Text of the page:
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Strange sounds coming from the sky

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Published on Jun 23, 2015

Bucharest, Romania, 2:43 AM GMT+3.

In the seeries of many uploads i've seen on YT. This is the second time in a month i've heared these noises. The first time, my phone's battery was dead and I was way too dazzled by whatever this was (at least twice as loud last time) to figure out another way to get it recorded. Sufficed to say, neither of times did any dogs start barking, and they usually do at the slightest honk of a car blocks away. Towards the end, you will notice how the sound starts fading and it abrupty comes to a full stop, as if someone were to hit pause, rather than the sound naturally fading away as the source distances itsself.
At least this proves I'm not insane, as I thought the first time it happened.
All opinions are welcomed, be them related to god's wrath or whatever to russian planes in the sky with weather altering devices. This is just insane.

of every/some/any etc description• Academic excellence was matched with extra-curricular activities of every description - from drama through sport to foreign travel.• The action must take place against a backdrop of some description, even if it it is a blank black curtain.• Her knowledge of publishing trends, literary history, and books of every description and genre, however, filled rooms.• It is authorized to decide all cases of every description, arising under the constitution or laws of the United States.• For example, he wanted to be a member of as many clubs - of any description - as possible.• But there is nothing against rugs of any description.• Superb apple pie with sultanas and cloves, interspersed with crusty bread sandwiches of every description.

some
1 det You use some to refer to a quantity of something or to a number of people or things, when you are not stating the quantity or number precisely.
DET n-uncount/pl-n
Robin opened some champagne..., He went to fetch some books..., Some children refuse to eat at all and others overeat. Some is also a pronoun., pron
This year all the apples are all red. My niece and nephew are going out this morning with step-ladders to pick some.




2 det You use some to emphasize that a quantity or number is fairly large. For example, if an activity takes some time, it takes quite a lot of time.
DET n-uncount/pl-n (emphasis) The question of local government finance has been the subject of debate for some years..., I have discussed this topic in some detail..., He remained silent for some time..., It took some effort to conceal her relief.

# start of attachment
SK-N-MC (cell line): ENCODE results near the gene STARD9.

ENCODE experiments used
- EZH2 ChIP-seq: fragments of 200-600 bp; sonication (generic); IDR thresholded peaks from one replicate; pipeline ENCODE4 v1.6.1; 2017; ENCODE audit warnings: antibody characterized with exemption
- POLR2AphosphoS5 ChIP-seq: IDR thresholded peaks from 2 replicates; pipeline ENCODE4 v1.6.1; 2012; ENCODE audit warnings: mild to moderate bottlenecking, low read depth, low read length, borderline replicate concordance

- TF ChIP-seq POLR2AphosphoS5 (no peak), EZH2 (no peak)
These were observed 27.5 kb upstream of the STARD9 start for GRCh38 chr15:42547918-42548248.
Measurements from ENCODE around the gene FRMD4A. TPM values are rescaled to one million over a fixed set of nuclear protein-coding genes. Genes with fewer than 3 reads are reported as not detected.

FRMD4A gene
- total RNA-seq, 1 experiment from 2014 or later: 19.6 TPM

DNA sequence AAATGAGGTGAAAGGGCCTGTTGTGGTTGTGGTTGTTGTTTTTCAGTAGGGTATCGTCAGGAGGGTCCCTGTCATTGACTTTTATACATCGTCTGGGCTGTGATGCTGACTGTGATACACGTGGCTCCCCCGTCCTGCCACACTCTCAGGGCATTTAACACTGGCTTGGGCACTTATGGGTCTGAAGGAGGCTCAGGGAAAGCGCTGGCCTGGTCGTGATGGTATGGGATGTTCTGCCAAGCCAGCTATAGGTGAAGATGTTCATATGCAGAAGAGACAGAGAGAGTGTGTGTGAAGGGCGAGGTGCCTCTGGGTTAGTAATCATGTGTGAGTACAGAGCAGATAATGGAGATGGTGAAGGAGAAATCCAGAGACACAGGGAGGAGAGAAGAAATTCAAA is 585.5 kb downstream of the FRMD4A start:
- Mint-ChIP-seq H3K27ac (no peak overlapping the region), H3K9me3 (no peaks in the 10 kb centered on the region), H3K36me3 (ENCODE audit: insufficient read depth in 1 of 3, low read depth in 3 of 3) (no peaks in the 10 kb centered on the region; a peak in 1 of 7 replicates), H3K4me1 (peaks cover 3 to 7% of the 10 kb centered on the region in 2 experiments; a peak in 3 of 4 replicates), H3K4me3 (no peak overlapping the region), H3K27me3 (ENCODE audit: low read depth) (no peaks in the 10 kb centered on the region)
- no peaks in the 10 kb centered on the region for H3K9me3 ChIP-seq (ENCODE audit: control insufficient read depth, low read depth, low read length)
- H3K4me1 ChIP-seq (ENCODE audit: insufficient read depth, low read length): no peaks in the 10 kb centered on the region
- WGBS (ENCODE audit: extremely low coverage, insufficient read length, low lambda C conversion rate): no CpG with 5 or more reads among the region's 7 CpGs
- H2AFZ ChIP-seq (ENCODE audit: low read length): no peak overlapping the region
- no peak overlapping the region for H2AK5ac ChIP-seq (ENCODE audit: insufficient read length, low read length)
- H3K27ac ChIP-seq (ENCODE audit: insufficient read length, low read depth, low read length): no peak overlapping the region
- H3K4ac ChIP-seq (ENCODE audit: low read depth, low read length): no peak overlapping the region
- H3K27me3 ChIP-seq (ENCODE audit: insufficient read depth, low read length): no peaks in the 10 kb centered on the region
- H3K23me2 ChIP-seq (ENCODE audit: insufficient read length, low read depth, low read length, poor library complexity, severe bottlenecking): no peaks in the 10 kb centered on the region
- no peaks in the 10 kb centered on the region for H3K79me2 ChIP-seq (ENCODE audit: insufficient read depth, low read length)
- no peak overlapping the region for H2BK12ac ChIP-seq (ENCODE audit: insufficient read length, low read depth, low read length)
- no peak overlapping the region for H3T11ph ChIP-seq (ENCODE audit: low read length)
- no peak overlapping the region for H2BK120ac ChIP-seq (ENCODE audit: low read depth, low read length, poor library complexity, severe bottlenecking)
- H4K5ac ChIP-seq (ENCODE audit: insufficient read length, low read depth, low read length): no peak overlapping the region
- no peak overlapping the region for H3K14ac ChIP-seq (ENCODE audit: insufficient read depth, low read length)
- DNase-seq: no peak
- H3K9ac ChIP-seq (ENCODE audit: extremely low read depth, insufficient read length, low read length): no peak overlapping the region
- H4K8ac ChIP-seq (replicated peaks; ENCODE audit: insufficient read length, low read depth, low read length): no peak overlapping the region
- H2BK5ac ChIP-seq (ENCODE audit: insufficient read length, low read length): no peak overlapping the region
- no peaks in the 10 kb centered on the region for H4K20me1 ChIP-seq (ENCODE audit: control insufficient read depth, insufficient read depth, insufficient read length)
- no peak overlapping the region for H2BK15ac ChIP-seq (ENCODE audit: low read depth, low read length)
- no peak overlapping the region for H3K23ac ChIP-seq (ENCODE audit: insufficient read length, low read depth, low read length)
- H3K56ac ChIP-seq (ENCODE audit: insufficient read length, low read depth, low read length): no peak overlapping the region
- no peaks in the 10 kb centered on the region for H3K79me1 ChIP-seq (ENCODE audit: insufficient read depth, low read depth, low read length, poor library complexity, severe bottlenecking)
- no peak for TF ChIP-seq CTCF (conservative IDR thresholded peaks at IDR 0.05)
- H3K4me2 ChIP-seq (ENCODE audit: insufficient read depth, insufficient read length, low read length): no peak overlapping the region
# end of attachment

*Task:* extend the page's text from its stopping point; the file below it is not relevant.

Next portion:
3 det You use some to emphasize that a quantity or number is fairly small. For example, if something happens to some extent, it happens a little.
DET n-uncount/sing-n (emphasis) `Isn't there some chance that William might lead a normal life?' asked Jill..., All mothers share to some extent in the tension of a wedding..., Some fishing is still allowed, but limits have been imposed on the size of the catch.




4 quant If you refer to some of the people or things in a group, you mean a few of them but not all of them. If you refer to some of a particular thing, you mean a part of it but not all of it.
QUANT of n-uncount/pl-n (Antonym: all) Some of the people already in work will lose their jobs..., Remove the cover and spoon some of the sauce into a bowl..., Some of us are sensitive to smells, others find colours easier to remember. Some is also a pronoun., pron
When the chicken is cooked I'll freeze some.




5 det If you refer to some person or thing, you are referring to that person or thing but in a vague way, without stating precisely which person or thing you mean.
DET sing-n (vagueness) If you are worried about some aspect of your child's health, call us..., She always thinks some guy is going to come along and fix her life.




6 adv You can use some in front of a number to indicate that it is approximate.
ADV num (vagueness) (=about)
I have kept birds for some 30 years..., He waited some 80 to 100 yards from the big pink villa...




7 adv Some is used to mean to a small extent or degree. (AM) ADV after v
If Susanne is off somewhere, I'll kill time by looking around some...




8 det You can use some in front of a noun in order to express your approval or disapproval of the person or thing you are mentioning.
INFORMAL, feelings `Some party!'—`Yep. One hell of a party.'

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